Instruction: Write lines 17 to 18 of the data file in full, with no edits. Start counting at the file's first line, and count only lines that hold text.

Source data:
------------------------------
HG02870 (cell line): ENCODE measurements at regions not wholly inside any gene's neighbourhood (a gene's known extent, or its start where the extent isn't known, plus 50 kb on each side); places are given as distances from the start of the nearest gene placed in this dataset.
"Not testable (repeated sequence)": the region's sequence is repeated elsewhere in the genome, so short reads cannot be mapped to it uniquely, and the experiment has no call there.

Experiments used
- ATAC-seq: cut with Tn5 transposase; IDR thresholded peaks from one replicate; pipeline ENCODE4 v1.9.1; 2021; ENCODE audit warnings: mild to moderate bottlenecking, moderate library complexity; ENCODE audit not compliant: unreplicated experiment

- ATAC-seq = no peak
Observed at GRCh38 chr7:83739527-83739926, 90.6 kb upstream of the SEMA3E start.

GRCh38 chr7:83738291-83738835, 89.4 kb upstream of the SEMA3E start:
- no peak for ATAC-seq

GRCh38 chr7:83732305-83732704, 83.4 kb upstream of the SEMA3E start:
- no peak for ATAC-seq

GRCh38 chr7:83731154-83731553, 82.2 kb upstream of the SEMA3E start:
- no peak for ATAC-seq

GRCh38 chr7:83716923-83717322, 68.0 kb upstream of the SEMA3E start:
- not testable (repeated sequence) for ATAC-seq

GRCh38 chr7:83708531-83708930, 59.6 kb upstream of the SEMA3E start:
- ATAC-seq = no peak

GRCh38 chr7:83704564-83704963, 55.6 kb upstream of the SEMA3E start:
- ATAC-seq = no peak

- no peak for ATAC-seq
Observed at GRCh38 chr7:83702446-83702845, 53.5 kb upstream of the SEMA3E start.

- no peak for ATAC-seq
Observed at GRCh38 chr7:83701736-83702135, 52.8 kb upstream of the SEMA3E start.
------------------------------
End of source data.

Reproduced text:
GRCh38 chr7:83704564-83704963, 55.6 kb upstream of the SEMA3E start:
- ATAC-seq = no peak